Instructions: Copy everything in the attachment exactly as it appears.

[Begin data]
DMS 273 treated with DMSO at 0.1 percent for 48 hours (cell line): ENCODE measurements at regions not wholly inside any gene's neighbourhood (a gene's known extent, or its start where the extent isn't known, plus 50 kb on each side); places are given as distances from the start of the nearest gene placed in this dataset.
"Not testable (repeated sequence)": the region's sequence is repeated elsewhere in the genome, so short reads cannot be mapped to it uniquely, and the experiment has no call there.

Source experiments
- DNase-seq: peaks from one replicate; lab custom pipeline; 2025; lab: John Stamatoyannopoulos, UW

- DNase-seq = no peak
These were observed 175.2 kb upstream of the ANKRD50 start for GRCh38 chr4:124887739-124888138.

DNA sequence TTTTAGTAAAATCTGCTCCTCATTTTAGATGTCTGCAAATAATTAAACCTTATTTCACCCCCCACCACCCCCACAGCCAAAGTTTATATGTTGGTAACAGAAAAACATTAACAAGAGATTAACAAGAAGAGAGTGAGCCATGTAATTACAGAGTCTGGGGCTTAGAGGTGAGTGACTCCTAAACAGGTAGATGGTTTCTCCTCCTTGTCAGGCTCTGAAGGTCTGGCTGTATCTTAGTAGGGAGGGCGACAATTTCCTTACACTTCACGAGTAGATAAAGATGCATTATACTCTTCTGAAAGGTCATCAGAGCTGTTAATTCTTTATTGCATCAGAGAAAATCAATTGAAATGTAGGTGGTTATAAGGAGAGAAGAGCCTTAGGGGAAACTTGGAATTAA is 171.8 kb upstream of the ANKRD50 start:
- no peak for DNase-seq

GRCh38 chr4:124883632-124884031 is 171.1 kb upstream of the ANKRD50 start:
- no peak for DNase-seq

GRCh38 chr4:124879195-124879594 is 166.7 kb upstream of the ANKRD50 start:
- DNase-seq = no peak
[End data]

DMS 273 treated with DMSO at 0.1 percent for 48 hours (cell line): ENCODE measurements at regions not wholly inside any gene's neighbourhood (a gene's known extent, or its start where the extent isn't known, plus 50 kb on each side); places are given as distances from the start of the nearest gene placed in this dataset.
"Not testable (repeated sequence)": the region's sequence is repeated elsewhere in the genome, so short reads cannot be mapped to it uniquely, and the experiment has no call there.

Source experiments
- DNase-seq: peaks from one replicate; lab custom pipeline; 2025; lab: John Stamatoyannopoulos, UW

- DNase-seq = no peak
These were observed 175.2 kb upstream of the ANKRD50 start for GRCh38 chr4:124887739-124888138.

DNA sequence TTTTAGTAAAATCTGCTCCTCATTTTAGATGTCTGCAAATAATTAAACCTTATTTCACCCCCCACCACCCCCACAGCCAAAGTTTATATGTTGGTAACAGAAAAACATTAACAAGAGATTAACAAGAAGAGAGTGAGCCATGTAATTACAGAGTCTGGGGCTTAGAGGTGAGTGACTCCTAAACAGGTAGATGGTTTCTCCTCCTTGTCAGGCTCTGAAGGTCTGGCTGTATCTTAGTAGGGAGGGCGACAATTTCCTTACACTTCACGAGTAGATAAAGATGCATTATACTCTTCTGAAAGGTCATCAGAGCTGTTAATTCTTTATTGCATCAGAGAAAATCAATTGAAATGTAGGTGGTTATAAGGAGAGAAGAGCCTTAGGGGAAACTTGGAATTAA is 171.8 kb upstream of the ANKRD50 start:
- no peak for DNase-seq

GRCh38 chr4:124883632-124884031 is 171.1 kb upstream of the ANKRD50 start:
- no peak for DNase-seq

GRCh38 chr4:124879195-124879594 is 166.7 kb upstream of the ANKRD50 start:
- DNase-seq = no peak